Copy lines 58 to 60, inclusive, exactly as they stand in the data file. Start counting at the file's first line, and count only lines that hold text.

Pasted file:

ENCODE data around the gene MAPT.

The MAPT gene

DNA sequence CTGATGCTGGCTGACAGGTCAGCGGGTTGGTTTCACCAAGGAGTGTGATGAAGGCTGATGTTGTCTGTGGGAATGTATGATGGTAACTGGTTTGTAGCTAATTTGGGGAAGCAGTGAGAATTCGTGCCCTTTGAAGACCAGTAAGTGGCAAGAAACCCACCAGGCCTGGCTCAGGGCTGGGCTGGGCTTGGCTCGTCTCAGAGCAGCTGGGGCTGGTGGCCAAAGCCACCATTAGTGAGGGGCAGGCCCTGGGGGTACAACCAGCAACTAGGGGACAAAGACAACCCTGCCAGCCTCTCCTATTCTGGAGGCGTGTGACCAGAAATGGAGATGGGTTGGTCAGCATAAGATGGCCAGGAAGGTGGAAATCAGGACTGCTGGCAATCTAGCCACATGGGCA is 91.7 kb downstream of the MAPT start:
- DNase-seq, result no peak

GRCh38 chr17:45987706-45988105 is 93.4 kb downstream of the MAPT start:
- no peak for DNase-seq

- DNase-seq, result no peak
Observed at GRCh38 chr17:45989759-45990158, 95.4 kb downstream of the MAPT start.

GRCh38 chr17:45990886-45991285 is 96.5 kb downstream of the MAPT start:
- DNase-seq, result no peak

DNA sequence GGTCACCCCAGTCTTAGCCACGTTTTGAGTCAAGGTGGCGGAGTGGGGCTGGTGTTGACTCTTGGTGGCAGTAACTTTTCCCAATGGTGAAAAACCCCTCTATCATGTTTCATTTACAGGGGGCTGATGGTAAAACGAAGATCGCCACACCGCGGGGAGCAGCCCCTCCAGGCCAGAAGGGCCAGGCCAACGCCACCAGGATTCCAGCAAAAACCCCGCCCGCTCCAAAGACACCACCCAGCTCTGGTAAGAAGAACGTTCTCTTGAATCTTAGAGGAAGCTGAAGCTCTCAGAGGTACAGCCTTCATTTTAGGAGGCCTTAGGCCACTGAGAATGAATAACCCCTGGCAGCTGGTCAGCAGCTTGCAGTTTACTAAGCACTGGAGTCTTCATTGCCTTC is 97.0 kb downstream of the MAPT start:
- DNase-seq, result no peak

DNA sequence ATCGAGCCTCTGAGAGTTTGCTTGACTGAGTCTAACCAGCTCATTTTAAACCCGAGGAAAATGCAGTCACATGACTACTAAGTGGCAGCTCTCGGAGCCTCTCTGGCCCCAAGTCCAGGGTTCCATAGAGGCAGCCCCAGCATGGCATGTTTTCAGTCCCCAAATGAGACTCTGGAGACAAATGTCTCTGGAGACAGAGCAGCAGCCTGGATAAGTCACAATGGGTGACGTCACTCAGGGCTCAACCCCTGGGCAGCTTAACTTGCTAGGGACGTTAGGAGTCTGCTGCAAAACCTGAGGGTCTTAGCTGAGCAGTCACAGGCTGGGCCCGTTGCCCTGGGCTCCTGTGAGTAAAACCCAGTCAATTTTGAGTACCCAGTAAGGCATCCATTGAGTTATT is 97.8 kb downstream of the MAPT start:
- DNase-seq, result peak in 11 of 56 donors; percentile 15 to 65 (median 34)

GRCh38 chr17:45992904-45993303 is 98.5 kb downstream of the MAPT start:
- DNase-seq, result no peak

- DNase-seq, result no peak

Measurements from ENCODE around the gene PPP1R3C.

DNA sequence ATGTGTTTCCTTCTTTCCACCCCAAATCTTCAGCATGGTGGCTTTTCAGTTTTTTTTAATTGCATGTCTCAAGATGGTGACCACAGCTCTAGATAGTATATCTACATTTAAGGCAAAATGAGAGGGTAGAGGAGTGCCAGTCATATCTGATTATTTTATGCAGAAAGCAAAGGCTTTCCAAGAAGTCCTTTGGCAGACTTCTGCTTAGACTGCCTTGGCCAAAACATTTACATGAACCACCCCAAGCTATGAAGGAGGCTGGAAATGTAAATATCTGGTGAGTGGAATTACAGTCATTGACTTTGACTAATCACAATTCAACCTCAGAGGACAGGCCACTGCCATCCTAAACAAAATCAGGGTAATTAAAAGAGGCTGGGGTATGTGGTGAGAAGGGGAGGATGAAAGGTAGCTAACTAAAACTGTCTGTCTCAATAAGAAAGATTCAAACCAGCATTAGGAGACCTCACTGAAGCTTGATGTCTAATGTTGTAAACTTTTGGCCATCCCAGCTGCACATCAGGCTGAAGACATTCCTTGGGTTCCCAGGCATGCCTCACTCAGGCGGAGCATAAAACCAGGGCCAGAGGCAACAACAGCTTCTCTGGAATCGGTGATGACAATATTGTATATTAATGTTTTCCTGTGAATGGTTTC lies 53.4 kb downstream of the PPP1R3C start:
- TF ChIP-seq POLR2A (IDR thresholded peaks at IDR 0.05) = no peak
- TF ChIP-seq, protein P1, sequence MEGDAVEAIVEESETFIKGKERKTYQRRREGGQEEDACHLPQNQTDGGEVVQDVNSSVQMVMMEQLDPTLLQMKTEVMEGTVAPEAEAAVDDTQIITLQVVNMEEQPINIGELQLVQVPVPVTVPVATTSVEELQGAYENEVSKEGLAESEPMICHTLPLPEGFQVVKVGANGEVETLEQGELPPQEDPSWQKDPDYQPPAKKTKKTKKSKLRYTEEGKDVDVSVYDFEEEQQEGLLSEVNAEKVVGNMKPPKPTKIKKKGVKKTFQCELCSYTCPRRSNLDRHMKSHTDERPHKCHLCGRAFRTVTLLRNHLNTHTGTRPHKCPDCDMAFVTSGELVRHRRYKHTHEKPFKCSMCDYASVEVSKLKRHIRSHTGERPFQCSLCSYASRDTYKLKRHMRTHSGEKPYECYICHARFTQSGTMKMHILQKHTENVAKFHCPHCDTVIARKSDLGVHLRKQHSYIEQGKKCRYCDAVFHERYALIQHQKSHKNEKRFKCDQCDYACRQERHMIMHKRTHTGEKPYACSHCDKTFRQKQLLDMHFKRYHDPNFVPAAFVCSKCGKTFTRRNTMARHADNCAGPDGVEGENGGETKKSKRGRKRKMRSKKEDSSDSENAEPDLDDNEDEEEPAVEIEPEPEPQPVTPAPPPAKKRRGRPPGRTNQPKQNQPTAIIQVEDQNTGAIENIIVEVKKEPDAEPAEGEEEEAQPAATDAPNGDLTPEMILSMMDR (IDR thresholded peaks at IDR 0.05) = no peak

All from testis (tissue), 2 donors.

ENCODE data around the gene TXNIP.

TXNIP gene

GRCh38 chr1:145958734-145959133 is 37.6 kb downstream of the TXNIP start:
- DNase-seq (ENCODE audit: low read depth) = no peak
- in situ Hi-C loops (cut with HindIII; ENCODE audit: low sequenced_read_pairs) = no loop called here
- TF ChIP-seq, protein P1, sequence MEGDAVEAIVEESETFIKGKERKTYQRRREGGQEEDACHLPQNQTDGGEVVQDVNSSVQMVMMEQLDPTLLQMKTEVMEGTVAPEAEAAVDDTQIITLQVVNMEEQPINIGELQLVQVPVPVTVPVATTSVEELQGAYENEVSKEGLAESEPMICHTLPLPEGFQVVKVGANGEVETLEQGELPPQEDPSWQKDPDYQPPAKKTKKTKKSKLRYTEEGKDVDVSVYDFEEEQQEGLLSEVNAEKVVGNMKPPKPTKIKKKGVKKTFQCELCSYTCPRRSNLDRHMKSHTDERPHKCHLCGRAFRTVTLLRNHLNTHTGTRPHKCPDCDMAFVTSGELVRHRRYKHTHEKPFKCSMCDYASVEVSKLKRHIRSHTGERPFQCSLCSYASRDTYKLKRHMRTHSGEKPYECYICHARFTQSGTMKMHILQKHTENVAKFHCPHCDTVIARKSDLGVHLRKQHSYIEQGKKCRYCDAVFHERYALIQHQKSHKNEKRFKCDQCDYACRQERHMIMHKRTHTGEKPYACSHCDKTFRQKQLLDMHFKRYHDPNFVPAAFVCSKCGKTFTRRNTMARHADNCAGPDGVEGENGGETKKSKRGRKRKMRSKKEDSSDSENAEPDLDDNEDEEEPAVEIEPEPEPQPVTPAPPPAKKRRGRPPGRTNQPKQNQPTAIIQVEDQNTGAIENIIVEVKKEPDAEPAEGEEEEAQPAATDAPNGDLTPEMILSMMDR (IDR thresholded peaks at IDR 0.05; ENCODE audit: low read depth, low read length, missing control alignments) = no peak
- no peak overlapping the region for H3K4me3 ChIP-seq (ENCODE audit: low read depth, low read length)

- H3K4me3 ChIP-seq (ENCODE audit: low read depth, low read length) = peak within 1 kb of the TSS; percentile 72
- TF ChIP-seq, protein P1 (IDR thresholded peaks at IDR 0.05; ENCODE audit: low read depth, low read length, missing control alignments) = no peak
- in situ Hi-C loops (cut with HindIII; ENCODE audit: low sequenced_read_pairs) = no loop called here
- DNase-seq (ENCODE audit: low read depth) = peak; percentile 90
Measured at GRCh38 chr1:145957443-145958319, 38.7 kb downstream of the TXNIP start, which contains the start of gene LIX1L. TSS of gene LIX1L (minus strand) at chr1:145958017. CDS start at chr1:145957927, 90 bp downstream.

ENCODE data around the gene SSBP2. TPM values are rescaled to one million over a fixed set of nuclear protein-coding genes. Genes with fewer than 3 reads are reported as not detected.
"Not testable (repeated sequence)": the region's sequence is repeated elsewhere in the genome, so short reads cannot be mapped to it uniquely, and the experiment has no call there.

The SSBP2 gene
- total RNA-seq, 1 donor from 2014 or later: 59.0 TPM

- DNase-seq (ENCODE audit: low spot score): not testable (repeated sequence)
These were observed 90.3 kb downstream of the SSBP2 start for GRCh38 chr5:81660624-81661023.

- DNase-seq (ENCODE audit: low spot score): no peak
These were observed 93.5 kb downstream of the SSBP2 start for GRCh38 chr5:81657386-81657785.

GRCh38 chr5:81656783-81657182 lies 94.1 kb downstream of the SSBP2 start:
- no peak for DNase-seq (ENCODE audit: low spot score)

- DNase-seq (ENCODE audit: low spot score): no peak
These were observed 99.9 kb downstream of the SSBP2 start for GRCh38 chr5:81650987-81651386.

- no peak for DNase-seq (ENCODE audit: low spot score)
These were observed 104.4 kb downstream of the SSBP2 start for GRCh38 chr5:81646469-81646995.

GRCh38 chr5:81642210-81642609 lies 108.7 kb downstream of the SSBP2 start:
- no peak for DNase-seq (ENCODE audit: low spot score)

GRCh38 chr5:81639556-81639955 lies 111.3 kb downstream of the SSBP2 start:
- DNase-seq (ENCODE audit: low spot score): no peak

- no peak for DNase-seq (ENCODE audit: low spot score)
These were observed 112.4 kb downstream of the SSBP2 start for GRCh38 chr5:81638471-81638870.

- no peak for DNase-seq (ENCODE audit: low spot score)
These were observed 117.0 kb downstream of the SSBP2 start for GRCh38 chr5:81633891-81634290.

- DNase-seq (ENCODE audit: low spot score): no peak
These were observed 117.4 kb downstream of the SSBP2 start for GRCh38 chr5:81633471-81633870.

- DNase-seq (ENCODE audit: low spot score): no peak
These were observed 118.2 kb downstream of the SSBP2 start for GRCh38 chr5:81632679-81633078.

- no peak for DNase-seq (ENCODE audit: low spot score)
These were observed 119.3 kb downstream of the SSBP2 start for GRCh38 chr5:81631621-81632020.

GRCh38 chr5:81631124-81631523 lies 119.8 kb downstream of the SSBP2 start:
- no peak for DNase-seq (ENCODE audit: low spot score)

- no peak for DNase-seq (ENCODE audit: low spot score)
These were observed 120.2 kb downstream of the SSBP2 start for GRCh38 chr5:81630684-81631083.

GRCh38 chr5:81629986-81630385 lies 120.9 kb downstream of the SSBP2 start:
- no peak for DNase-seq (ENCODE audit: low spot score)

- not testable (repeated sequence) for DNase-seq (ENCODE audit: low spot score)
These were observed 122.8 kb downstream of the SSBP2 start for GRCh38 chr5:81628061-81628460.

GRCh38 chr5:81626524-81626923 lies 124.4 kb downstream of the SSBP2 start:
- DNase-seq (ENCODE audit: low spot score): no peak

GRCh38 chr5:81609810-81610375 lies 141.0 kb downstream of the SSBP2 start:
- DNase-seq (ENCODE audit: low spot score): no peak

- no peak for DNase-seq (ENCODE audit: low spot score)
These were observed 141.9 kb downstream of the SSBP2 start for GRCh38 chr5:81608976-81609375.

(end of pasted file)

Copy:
These were observed 117.4 kb downstream of the SSBP2 start for GRCh38 chr5:81633471-81633870.

- DNase-seq (ENCODE audit: low spot score): no peak
These were observed 118.2 kb downstream of the SSBP2 start for GRCh38 chr5:81632679-81633078.